Well, this is a fun thought experiment at least. Perhaps Roger will take up the mantle and run some trials. After all, he's the guy with enough nerve to run a canster burst test :-)
I admit I've never not been able to find stove fuel in a pinch. It's possible the only risk burning alcohol is a gummed up stove (but, see below). Performance-wise, with alcohol's significantly lower energy density compared to white gas I'd expect less heat output. There's also the potential for some nasty vapors resulting from incomplete combustion--I'd stay upwind.
"Rubbing alcohol" concentrations range from about 70% to nearly 100%, the balance being primarily water. I'm guessing 70% would run very poorly indeed--perhaps not at all--in a pressurized liquid-fuel stove like a Whisperlite. The near-100% stuff should perform better. Would changing to the kerosene jet make a difference? I also wonder what alcohol's vaporization characteristics are compared to other fuels? i.e., what occurs as it travels through the vaporization tube?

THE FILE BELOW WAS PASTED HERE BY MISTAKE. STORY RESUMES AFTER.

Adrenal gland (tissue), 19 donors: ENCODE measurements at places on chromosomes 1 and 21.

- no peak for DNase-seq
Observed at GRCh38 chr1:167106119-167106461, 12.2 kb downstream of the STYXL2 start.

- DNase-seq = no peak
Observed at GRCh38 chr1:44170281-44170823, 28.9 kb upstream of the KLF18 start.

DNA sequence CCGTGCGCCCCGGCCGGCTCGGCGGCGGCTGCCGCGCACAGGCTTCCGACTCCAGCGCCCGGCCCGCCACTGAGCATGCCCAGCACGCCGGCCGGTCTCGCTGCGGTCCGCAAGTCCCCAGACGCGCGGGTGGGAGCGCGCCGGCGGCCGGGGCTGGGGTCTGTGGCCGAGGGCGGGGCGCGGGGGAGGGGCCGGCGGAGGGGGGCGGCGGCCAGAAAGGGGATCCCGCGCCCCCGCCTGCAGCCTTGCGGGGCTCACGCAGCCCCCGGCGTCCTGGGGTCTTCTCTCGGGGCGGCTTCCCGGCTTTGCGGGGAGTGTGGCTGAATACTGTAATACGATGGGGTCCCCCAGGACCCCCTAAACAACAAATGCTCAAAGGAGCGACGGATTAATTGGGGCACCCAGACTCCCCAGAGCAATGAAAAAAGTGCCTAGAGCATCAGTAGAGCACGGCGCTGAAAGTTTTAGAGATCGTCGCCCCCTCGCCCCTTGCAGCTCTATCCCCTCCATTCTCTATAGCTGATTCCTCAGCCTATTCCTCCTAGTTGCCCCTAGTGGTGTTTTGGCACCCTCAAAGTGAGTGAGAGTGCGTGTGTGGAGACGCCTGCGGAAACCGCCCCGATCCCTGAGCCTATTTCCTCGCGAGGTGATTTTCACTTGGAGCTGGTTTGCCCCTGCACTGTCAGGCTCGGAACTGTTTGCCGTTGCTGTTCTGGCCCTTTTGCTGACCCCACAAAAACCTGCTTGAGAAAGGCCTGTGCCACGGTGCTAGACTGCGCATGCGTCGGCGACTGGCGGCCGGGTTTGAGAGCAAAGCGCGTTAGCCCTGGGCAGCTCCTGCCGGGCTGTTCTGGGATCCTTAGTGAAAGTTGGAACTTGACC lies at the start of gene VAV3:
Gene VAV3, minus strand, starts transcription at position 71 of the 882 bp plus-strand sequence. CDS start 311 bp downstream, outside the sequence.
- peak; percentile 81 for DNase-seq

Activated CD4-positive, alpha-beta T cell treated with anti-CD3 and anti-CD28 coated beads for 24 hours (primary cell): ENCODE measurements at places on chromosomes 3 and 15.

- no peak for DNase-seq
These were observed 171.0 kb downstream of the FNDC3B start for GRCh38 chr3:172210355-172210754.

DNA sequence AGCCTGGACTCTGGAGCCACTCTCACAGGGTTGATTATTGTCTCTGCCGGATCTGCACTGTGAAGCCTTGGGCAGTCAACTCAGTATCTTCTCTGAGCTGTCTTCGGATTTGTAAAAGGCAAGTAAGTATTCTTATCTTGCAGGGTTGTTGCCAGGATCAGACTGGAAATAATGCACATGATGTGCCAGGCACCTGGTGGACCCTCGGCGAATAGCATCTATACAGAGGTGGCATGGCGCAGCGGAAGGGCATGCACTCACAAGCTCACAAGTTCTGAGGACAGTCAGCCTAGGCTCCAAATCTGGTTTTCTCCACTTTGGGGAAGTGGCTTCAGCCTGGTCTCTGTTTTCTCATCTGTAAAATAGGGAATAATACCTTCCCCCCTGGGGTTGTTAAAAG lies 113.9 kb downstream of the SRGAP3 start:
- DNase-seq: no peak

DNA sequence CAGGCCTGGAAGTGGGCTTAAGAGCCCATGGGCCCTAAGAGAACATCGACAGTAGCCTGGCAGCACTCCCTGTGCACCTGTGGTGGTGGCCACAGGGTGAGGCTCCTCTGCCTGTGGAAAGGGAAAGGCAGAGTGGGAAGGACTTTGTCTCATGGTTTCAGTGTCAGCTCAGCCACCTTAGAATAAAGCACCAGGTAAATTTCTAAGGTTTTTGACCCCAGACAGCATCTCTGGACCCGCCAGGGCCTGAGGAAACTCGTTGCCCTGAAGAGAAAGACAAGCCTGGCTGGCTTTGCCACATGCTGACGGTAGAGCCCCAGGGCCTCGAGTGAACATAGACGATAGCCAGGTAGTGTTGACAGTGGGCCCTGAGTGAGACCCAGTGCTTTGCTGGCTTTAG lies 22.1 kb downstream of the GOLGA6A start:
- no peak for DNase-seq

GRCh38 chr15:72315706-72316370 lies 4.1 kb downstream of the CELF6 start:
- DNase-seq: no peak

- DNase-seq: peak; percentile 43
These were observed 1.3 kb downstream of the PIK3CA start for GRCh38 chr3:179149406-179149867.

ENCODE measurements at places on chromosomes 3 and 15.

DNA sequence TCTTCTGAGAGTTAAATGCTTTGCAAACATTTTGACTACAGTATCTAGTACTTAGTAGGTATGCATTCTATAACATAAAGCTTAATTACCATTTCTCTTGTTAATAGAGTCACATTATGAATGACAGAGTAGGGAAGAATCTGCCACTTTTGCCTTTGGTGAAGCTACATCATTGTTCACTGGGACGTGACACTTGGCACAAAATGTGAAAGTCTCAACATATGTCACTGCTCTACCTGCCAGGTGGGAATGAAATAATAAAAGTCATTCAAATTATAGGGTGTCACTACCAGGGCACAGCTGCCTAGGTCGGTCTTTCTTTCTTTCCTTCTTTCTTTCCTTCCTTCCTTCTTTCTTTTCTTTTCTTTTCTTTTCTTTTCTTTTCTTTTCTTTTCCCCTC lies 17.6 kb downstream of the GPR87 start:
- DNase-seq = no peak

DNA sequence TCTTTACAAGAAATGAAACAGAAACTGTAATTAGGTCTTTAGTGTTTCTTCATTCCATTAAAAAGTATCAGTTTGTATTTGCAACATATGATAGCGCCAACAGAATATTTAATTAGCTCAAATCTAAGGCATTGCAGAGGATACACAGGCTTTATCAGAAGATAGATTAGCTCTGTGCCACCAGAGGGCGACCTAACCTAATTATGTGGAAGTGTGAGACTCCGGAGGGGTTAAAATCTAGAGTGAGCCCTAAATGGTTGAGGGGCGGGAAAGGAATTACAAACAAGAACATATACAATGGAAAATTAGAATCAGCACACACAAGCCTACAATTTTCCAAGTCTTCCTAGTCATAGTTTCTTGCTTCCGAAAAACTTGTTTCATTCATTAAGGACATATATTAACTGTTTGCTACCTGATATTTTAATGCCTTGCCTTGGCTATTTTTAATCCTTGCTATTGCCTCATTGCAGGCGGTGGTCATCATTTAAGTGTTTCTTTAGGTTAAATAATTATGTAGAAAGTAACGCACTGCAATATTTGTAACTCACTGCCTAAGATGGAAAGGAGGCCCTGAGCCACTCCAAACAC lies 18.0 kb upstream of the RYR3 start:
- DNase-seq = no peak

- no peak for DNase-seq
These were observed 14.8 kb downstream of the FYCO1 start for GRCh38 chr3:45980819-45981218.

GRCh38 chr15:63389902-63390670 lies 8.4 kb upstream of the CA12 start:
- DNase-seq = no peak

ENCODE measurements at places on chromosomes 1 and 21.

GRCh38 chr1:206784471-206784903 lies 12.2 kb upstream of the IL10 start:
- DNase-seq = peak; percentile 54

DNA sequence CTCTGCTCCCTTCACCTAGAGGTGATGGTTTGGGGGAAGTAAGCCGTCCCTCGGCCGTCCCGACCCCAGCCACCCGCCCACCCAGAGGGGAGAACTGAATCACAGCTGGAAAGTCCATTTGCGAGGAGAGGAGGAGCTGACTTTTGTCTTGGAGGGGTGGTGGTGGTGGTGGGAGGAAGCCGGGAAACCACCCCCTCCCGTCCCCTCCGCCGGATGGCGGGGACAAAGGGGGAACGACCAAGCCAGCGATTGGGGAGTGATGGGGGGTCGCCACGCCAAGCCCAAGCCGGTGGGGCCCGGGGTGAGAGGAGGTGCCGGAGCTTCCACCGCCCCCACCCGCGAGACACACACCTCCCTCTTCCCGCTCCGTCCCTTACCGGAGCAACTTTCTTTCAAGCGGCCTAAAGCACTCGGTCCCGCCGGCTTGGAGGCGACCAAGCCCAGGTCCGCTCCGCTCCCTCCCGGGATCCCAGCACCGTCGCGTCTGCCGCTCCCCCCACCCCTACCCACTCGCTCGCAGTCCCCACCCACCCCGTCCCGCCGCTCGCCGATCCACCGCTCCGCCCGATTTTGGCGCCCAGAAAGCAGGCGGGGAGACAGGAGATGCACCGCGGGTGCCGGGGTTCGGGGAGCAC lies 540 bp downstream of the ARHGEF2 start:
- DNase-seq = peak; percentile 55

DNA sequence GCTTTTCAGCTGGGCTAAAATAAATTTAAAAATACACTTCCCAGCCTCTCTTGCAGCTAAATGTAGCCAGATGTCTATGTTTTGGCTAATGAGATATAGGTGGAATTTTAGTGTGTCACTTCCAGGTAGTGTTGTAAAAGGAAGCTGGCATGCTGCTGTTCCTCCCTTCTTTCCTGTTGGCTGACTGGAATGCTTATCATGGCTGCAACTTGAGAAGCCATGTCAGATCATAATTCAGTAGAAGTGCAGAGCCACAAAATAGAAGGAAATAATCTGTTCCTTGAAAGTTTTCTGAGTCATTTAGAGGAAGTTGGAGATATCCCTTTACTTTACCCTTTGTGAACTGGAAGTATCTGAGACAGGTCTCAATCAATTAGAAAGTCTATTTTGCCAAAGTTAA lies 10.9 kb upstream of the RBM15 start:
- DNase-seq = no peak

My other safety concern is whether alcohol would degrade the rubber bits. Only MSR knows whether their seals and o-rings are alcohol-tolerant or not. I do know automobiles designed to burn E90 have fuel systems fashioned from alcohol-resistant materials.
As to the vast world of alcohol stove fuel alternatives, I'll guess we have a hundred-fifty threads on just that topic.